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Critical Care |

Closing the Door to Tele-ICU: Analysis of Outcomes Before and After Closing a Single ICU to Tele-Medicine FREE TO VIEW

Sumit Mukherjee, MD; Saiprasad Narsingam, MD; Majdi Hamarshi, MD; Zaheer Ahmed, MD
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University of Missouri Kansas City, Kansas City, MO


Chest. 2015;148(4_MeetingAbstracts):222A. doi:10.1378/chest.2265062
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Abstract

SESSION TITLE: Critical Care Poster Discussion

SESSION TYPE: Original Investigation Poster Discussion

PRESENTED ON: Sunday, October 25, 2015 at 01:30 PM - 03:00 PM

PURPOSE: Staffing models for ICUs in the United States have been well studied, however continue to vary widely. Tele-ICU, or eICU, is a staffing model that provides a cost-effective solution to meet the growing demands of critical care medicine. While many studies have looked at the effects of implementing tele-ICU technology, no prior studies have evaluated patient outcomes after discontinuing tele-ICU support in an intensive care unit.

METHODS: We conducted a retrospective study in a single 18-bed ICU that utilized tele-ICU monitoring until April of 2014. At that point, the hospital changed from a low intensity staffing model supported by tele-ICU, to a high intensity staffing model unsupported by tele-ICU. Charts were reviewed on all patients who were admitted from July-December of 2013, when tele-ICU monitoring was in place, and from July-December of 2014, after tele-ICU monitoring was discontinued. Patient demographics, diagnosis, length of stay (LOS), all cause mortality, and days on mechanical ventillation were extracted for both groups.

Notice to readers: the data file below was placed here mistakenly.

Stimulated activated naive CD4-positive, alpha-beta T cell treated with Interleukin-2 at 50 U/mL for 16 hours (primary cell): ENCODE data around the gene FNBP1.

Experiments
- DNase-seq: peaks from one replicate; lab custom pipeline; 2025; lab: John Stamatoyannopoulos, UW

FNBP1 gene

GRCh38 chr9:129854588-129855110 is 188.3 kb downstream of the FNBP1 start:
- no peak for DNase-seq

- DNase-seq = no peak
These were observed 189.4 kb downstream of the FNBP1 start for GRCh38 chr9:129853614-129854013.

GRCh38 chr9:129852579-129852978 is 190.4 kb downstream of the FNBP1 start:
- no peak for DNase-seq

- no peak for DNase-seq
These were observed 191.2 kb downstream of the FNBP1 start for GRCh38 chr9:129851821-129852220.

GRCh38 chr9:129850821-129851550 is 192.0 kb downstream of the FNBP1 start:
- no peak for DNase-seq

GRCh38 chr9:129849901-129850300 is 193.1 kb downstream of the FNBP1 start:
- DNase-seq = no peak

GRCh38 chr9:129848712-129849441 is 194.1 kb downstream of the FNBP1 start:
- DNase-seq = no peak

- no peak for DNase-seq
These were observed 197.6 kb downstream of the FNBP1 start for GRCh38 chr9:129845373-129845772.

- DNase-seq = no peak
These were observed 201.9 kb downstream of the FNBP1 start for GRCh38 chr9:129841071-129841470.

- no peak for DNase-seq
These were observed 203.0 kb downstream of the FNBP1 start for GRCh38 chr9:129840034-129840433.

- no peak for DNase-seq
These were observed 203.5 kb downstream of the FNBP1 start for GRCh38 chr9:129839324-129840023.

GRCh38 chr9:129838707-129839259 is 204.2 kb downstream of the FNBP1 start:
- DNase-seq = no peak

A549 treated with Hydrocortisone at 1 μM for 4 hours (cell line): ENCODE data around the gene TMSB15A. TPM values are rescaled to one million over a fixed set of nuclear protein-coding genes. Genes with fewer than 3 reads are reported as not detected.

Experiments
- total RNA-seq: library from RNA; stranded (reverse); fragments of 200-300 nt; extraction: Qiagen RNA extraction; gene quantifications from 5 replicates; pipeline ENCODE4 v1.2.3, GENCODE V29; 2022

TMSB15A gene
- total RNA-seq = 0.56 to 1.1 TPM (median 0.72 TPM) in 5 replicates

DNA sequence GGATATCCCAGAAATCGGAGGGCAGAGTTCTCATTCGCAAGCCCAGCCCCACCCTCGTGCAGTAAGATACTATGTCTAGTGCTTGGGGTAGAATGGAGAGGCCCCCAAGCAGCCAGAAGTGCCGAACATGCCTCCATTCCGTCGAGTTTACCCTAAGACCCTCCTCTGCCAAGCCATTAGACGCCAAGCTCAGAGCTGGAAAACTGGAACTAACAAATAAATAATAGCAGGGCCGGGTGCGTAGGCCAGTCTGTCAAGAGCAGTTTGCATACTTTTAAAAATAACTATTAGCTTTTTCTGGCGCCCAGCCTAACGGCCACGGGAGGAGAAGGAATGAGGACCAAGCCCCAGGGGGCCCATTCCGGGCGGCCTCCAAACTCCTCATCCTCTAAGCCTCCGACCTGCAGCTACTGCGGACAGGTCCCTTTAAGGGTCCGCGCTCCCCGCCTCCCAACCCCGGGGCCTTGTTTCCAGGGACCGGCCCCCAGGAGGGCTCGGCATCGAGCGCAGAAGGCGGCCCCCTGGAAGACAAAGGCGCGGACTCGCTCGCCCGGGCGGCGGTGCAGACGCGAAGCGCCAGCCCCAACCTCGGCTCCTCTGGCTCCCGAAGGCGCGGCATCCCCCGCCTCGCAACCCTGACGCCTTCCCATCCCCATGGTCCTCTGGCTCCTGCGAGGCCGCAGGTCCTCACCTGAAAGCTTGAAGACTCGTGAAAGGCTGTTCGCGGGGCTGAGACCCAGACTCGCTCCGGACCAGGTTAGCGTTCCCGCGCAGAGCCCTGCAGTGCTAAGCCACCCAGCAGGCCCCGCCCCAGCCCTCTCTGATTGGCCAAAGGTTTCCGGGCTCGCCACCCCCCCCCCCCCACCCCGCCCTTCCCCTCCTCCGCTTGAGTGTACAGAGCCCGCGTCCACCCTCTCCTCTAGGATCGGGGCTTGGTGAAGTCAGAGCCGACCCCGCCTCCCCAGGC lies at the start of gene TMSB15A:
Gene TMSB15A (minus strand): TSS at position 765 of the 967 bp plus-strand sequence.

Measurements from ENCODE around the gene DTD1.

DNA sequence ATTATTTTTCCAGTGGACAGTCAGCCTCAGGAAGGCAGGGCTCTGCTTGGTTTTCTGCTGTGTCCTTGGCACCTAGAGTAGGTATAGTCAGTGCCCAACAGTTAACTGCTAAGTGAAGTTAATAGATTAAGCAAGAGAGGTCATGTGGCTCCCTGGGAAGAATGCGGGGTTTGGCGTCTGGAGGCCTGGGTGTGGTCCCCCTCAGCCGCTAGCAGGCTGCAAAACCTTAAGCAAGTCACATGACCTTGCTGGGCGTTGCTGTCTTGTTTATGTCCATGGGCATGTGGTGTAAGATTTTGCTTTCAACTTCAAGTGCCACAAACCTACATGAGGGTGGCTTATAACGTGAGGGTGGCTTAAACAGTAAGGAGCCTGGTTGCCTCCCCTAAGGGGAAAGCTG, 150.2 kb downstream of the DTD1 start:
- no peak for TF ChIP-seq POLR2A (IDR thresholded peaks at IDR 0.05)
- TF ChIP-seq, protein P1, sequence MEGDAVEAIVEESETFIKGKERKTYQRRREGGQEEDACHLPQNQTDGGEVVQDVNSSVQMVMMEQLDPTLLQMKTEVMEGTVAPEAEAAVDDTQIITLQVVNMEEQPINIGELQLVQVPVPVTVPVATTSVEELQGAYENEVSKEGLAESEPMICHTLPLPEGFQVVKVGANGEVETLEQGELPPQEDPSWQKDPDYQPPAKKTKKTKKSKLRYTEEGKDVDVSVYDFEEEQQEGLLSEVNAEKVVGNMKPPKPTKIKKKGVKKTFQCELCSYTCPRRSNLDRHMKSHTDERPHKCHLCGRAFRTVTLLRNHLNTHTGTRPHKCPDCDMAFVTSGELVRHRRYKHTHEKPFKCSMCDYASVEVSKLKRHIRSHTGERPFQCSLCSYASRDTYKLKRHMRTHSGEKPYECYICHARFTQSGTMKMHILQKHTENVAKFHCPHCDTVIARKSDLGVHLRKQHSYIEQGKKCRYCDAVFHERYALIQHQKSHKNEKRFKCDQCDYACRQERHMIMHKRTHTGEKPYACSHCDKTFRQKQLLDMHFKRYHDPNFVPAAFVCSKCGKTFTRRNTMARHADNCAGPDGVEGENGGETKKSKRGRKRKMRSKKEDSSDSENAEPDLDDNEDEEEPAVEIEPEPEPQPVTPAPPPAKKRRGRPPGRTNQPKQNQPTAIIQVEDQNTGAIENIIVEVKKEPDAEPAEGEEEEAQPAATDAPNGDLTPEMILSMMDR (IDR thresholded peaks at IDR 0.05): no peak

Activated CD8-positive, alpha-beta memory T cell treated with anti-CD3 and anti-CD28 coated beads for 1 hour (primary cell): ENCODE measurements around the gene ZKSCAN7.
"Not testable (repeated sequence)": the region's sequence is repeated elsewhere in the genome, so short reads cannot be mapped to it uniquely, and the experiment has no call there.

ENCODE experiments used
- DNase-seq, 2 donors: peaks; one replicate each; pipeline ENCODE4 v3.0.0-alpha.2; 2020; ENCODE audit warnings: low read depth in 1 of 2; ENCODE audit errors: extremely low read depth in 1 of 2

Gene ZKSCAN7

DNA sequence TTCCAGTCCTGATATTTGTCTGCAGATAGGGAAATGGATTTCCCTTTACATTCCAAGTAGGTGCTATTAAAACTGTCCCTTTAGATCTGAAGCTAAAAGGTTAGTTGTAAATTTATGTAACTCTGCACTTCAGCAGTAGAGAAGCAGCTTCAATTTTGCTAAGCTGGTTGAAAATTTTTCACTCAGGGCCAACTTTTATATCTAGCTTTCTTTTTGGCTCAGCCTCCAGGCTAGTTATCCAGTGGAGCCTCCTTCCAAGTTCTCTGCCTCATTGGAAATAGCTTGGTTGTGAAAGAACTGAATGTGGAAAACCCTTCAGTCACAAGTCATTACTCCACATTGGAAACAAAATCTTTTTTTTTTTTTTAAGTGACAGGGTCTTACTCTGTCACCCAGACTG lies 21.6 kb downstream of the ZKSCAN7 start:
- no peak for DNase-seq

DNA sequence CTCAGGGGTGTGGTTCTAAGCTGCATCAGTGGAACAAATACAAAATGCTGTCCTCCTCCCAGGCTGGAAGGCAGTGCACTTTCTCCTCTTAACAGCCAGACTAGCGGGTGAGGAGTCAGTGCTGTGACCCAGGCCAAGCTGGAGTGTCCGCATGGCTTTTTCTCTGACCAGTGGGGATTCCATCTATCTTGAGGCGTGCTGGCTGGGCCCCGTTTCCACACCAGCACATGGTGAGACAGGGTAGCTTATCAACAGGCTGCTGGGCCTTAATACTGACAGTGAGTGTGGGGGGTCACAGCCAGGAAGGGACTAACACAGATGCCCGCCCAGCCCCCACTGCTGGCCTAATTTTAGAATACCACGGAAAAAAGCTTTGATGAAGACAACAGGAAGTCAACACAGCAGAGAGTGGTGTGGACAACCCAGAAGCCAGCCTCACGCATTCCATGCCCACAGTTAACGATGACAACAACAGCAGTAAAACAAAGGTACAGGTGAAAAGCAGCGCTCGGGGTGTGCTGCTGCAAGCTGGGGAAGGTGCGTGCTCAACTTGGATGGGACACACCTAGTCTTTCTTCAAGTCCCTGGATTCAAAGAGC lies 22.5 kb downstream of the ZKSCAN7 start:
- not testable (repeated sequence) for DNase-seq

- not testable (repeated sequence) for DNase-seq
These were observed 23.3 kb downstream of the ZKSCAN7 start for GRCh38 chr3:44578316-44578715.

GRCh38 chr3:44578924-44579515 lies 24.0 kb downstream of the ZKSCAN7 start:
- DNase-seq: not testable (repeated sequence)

RESULTS: A total of 1090 charts were reviewed and 1085 patients were included in the study. There were 549 patients admitted from July-December of 2013, the tele-ICU intervention period, and 536 patients admitted from July-December of 2014, after tele-ICU monitoring was discontinued. ICU mortality increased from 5.4% prior to the discontinuation of tele-ICU to 8.0% after discontinuation, but this was not statistically significant (P=0.08) (RR=0.68, 95% CI=0.43 to 1.06). Mean ICU length of stay was decreased by 0.7 days (95% CI=0.13 to 1.31). Hospital LOS was decreased by 0.18 days (95% CI= -0.69 to 1.06). Intubated patients had 0.85 less days on mechanical ventillation in the tele-ICU intervention group (95% CI -0.78 to 2.49).

CONCLUSIONS: This study demonstrates statistically signifcant increases in ICU length of stay in adults after discontinuing tele-ICU intervention. These findings document that in a single community ICU, there was no statistical significance between the two groups for days on mechanical ventillation and mortality.

CLINICAL IMPLICATIONS: These findings suggest there are benefits to utilizing a tele-ICU in a low intensity staffing model and this model is non-inferior to a high intensity staffing model.

DISCLOSURE: The following authors have nothing to disclose: Sumit Mukherjee, Saiprasad Narsingam, Majdi Hamarshi, Zaheer Ahmed

No Product/Research Disclosure Information


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